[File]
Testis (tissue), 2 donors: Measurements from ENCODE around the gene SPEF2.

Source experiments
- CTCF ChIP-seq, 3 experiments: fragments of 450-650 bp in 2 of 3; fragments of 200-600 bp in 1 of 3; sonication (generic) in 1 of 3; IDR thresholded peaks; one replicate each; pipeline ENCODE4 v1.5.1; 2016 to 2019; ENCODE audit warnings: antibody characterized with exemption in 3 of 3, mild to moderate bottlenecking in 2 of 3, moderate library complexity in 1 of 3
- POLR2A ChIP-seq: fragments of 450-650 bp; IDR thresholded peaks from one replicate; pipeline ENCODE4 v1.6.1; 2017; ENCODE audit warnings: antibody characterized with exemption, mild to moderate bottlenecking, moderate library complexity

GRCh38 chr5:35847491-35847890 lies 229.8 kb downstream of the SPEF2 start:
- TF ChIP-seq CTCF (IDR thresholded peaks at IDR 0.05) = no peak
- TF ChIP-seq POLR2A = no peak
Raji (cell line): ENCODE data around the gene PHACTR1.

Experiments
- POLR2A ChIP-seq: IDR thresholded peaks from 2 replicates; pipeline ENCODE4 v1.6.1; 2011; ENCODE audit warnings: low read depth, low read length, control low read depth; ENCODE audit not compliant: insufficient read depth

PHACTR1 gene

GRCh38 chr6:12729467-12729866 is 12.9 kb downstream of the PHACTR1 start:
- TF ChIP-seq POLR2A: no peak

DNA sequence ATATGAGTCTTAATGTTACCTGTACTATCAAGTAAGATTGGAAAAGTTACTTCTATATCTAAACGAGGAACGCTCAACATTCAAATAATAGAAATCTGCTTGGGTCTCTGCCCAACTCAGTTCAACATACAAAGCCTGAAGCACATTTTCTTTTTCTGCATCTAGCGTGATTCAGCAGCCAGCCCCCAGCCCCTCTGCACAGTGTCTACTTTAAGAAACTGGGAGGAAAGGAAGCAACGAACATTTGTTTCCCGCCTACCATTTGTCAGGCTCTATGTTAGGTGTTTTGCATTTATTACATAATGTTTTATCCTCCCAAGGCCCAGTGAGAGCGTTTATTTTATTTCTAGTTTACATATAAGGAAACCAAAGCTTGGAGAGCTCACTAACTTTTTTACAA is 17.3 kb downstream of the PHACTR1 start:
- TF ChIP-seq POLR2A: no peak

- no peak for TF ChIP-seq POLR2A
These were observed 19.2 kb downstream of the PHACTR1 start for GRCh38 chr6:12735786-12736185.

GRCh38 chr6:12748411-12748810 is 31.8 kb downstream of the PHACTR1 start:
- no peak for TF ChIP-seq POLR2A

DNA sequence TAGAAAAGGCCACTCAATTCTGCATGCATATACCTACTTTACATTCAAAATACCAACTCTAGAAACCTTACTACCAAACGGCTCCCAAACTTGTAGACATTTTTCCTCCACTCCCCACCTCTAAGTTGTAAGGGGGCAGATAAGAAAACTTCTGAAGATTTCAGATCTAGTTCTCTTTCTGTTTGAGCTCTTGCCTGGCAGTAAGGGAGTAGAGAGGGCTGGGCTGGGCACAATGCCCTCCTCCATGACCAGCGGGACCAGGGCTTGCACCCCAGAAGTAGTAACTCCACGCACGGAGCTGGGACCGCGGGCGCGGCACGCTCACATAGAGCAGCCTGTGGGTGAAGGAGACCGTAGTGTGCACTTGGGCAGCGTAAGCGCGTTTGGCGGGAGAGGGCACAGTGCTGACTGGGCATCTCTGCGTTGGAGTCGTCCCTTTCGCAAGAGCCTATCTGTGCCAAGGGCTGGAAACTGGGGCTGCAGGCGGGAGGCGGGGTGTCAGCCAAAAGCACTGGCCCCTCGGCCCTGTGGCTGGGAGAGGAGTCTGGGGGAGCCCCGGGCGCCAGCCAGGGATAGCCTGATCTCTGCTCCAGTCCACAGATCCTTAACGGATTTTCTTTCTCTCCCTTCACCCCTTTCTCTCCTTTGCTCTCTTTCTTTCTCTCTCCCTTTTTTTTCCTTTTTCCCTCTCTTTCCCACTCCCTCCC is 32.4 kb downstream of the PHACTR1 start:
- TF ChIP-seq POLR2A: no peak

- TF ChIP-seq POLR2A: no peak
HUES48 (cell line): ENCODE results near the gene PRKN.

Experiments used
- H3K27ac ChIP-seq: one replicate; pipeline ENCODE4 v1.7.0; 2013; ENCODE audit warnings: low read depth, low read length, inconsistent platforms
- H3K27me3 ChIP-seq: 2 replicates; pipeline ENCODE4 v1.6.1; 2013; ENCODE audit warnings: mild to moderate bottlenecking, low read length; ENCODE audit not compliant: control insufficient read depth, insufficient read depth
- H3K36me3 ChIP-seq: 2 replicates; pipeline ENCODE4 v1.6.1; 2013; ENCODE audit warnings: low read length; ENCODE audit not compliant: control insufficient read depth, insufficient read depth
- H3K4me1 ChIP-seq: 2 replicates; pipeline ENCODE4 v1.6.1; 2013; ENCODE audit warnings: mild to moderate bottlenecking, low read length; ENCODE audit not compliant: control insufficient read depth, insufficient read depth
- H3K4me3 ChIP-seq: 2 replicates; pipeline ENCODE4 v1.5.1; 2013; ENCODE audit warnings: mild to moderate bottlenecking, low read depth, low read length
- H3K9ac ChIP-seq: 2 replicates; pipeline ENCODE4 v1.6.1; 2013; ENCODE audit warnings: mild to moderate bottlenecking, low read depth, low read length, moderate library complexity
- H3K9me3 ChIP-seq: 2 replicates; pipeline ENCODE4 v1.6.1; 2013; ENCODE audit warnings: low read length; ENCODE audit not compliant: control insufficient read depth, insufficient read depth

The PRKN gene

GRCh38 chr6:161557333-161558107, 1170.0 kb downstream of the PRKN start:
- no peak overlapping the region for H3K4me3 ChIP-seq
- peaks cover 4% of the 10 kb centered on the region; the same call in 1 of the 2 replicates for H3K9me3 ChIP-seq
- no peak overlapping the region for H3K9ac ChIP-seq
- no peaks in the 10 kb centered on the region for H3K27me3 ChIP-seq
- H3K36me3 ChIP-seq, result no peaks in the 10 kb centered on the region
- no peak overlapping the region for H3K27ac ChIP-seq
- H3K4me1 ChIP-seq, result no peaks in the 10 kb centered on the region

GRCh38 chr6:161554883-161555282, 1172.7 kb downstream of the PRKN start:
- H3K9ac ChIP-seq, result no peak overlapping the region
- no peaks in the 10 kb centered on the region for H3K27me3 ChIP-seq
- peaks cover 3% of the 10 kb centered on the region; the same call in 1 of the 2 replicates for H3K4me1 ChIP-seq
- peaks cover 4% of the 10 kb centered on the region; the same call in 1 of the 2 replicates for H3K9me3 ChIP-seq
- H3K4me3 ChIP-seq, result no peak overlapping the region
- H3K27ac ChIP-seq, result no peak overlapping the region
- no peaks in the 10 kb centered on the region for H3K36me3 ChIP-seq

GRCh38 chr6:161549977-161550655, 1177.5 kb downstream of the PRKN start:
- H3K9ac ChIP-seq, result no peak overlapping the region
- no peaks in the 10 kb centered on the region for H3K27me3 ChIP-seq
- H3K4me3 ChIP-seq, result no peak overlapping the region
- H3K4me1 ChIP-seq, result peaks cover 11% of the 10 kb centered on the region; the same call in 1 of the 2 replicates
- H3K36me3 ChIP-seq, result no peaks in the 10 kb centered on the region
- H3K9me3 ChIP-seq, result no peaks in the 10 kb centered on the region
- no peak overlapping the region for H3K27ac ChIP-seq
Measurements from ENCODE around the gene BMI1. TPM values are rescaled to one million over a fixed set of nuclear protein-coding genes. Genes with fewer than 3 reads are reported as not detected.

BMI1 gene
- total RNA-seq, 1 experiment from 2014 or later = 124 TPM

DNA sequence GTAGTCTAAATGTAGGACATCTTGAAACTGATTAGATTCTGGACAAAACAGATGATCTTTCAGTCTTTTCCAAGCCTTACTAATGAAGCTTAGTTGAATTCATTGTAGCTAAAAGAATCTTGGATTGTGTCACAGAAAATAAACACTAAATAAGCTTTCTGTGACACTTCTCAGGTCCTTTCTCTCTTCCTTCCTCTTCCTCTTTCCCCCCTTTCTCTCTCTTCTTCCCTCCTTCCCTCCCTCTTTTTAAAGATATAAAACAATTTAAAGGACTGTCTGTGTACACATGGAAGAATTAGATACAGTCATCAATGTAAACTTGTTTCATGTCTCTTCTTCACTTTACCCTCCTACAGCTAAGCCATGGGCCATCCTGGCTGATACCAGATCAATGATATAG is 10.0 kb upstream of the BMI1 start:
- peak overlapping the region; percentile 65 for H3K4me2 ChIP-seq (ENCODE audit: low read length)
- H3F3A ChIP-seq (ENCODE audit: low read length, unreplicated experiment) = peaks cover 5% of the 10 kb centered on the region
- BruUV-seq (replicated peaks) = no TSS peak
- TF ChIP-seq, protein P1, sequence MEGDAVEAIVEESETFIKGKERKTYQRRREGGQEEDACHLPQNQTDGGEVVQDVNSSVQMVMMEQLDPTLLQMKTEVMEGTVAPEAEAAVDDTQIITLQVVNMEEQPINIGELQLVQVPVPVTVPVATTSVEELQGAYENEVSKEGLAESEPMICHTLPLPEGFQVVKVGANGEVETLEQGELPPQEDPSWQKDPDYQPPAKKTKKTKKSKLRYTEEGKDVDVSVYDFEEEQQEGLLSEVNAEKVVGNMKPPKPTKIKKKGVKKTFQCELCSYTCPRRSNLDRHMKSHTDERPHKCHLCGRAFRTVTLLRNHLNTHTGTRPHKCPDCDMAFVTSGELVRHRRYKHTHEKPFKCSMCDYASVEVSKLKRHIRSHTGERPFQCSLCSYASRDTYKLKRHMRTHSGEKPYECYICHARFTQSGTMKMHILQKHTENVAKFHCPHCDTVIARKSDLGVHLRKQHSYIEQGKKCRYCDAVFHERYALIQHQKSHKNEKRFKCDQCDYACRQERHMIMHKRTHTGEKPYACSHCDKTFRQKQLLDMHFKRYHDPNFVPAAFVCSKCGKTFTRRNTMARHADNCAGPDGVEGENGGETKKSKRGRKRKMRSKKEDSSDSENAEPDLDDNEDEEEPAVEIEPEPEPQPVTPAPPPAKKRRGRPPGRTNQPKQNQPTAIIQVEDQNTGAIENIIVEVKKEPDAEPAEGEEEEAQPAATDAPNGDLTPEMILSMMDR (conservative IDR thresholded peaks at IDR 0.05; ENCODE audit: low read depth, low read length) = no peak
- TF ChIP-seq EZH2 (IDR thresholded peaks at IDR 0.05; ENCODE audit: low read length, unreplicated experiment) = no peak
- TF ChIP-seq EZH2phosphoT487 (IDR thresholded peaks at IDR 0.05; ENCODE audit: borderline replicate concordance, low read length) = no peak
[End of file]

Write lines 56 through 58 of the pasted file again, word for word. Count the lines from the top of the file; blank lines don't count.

- no peak overlapping the region for H3K27ac ChIP-seq
Measurements from ENCODE around the gene BMI1. TPM values are rescaled to one million over a fixed set of nuclear protein-coding genes. Genes with fewer than 3 reads are reported as not detected.

BMI1 gene